Application to restrain communication of judgment to the police
The mother was exonerated and, ultimately, the children remained in her care subject to a supervision order. The father applied for an order prohibiting the local authority or any other party from communicating any information to the police or CPS. The police filed a statement asking for ‘disclosure of any information that had come to light in these proceedings indicating the perpetrator of [the child’s] injuries 'in order that the decision to prosecute that person can be taken'. The court was dealing with the father’s restraint application since, as will be seen, over the entitlement of a party to proceedings to pass information to the police.
Baker J reviews the law fully in relation to communication of material from care proceedings. Re X and Y was specific to the father having admitted causing injury, so Children Act 1989, s 98 (self-incrimination by the father) was relevant to the issue on the law, but it is not directly relevant to the question of release of the judgement to the police. What could be released to the police by the local authority from the children proceedings? If the local authority or any other party had released the second judgement complied with the police request it could have been a contempt; though, in the light of the provisions of FPR 2010 (considered below), the father applied for an order preventing release of the judgment to the police.
Baker J referred first to the Administration of Justice Act 1960 s 12(1) and then considered the relevant rules. Section 12(1)(a) provides that, where proceedings are held in private, publication of information in relation to the proceedings is not on its own a contempt, save in relation to children proceedings. Rules or order of the court may alter or disapply these provisions (see, eg, A v Ward  EWHC 16 (Fam),  1 FLR 1497; Re J (A Child), sub nom Re J (Reporting Restriction: Internet: Video)  EWHC 2694 (Fam),  1 FLR 523).
Communication of information in children proceedings
FPR 2010 now makes specific provision for ‘communication of information’ (the title of FPR 2010 Part 12 Chapter 7 and the practice direction which supports it) in children proceedings. FPR 2010 r 12.73(1) provides as followed:
'12.73 Communication of information: general
(1) For the purposes of the law relating to contempt of court, information relating to proceedings held in private (whether or not contained in a document filed with the court) may be communicated –
PD12G lists communications in children proceedings which can be passed on to particular bodies or individuals. Paragraph 2.1 sets out a table which deals with ‘any information relating to the proceedings’. It enables this information to be passed on by specified individuals – for example, a party, legal representative or others lawfully in possession of the information – for specified purposes, other than the proceedings. For example, a party or a legal representative can pass information to a person conducting ‘an approved research project’. Any communication in accordance with the provisions of PD12G is, by para 1.2, ‘Subject to any direction of the court ...’; that is subject to any other court order – such as that sought by the father in Re X and Y.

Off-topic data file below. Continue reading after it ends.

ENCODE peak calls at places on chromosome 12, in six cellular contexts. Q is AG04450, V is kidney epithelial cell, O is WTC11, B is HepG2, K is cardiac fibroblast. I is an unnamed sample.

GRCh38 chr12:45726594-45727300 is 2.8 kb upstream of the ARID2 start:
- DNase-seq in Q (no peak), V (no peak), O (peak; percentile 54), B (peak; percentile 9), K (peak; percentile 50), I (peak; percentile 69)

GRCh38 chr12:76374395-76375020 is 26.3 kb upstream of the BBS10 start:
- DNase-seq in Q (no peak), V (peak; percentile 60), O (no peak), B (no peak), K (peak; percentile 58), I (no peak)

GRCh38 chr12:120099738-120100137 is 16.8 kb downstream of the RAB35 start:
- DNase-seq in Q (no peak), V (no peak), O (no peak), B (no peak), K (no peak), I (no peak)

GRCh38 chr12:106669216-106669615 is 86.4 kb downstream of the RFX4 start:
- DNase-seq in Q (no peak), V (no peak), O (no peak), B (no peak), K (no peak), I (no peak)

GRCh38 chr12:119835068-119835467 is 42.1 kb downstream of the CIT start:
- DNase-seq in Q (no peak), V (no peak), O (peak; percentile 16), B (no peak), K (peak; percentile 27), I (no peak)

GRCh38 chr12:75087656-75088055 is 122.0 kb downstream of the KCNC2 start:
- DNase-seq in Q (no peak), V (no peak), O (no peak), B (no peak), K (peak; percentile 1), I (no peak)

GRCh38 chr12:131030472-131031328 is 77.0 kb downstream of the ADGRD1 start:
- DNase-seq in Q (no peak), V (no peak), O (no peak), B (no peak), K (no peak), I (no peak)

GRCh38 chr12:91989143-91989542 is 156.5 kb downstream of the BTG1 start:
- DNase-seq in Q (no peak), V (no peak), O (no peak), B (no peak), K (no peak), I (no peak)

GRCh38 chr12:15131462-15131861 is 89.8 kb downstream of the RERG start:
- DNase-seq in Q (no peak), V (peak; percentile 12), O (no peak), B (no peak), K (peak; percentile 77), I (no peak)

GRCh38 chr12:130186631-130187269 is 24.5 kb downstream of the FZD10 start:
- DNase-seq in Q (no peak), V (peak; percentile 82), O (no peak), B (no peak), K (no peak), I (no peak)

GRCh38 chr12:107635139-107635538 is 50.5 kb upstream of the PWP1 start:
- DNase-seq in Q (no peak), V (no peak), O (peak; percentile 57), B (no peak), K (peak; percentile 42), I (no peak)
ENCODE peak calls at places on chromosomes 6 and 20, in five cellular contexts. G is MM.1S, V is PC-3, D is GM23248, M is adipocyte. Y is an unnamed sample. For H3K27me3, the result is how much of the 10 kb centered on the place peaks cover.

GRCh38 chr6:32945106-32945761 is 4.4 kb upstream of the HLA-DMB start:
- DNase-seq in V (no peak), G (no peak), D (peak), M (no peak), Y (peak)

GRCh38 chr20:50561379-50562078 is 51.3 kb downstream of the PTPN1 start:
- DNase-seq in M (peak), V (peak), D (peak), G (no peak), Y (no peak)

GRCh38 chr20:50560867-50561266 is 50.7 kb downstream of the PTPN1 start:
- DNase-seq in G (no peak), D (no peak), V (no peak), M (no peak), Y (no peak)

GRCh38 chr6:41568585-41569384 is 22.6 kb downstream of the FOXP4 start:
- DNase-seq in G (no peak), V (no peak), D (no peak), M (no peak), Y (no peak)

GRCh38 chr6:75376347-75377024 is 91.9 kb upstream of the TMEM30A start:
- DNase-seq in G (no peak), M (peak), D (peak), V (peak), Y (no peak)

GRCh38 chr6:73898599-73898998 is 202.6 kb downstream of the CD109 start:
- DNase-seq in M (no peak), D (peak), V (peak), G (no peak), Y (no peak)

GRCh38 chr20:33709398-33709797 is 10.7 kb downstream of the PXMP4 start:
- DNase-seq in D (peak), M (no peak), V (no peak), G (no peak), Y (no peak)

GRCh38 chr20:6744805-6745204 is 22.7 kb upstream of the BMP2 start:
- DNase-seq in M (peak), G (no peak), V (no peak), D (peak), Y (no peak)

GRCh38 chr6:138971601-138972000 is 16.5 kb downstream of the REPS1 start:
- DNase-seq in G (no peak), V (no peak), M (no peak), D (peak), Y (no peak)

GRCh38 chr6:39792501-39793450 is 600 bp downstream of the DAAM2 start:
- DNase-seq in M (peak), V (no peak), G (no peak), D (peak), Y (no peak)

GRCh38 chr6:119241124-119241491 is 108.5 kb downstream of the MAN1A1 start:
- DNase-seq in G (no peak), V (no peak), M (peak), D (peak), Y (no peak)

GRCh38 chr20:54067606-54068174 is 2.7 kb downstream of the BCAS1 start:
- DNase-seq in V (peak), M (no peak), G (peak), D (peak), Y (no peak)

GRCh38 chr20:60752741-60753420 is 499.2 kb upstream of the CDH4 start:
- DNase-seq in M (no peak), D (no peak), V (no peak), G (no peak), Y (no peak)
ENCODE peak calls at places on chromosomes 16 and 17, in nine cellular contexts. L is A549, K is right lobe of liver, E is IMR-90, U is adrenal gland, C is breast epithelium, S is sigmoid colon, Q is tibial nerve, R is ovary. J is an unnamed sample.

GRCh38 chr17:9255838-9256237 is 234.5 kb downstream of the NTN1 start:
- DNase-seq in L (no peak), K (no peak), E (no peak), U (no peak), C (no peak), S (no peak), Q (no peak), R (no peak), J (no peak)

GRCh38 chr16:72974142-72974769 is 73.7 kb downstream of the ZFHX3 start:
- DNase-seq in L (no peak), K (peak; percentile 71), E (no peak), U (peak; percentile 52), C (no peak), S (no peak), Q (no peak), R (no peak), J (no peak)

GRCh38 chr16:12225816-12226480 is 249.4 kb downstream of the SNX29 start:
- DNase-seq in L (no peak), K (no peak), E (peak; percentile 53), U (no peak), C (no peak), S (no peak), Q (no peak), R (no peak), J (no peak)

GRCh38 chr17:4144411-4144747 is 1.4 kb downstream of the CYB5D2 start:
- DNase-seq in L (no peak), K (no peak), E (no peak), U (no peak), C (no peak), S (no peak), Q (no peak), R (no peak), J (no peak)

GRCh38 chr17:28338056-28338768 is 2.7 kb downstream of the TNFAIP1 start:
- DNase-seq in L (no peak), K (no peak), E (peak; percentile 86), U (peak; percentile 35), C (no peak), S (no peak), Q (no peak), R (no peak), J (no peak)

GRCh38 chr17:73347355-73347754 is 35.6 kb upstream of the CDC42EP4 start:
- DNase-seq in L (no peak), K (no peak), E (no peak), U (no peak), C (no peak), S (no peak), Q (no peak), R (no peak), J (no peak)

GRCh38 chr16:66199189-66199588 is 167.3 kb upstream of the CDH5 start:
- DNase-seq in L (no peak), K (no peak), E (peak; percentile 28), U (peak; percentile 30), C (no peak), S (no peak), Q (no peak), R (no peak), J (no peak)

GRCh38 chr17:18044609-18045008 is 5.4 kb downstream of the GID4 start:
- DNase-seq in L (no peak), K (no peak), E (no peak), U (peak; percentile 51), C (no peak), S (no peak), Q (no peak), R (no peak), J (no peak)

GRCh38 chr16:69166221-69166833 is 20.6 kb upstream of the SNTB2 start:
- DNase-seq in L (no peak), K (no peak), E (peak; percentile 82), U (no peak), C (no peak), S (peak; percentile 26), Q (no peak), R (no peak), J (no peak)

(a) where the communication is to [various individuals and bodies such as the legal representative of a party, Legal Aid Agency, a court appointed expert etc, formally entitled to receive information];
(b) where the court gives permission; or
(c) subject to any direction of the court, in accordance with rule 12.75 and Practice Direction 12G.'
The local authority – one of the specified individuals, as a party to the proceedings – did not need permission under r 12.73(1)(b) because this is required by the police for a criminal investigation which came within the terms of para 2.1. The text or summary of the judgment was included within what could be communicated. The position under the rules, as summarised by Baker J, is as follows:
' Thus the scheme of the current rules is that communication of information relating to care proceedings falls into three categories:
(1) communications under r 12.73(1)(a), which may be made as a matter of right;Plainly, whereas the onus in respect of proposed communications under r 12.73(1)(b) lies on the party seeking permission to communicate, the onus in respect of communications that would otherwise be permitted under r 12.73(1)(c) and Practice Direction 12G paras 1 and 2 lies on the party contending that such communication should not be permitted.'
(2) communications under r 12.73(1)(c) and PD 12G paras 1 and 2, which may be made, but are subject to any direction by the court, including, in appropriate circumstances, a direction that they should not be made; and
(3) other communications, which under 12.73(1)(b) may only be made with the court's permission.
Re EC and disclosure of material from care proceedings
Baker J treated Re C (A Minor) (Care Proceedings: Disclosure)  Fam 76,  2 WLR 322, sub nom Re EC (Disclosure of Material)  2 FLR 725 as still the leading authority on release of information to the police; though the relative importance of the factors identified in Re EC might shift with the passage of time. That case was decided under a much earlier version of the rules for children proceedings; it was likely that the current rules and case law would make the courts more, rather than less, disposed towards release to the police.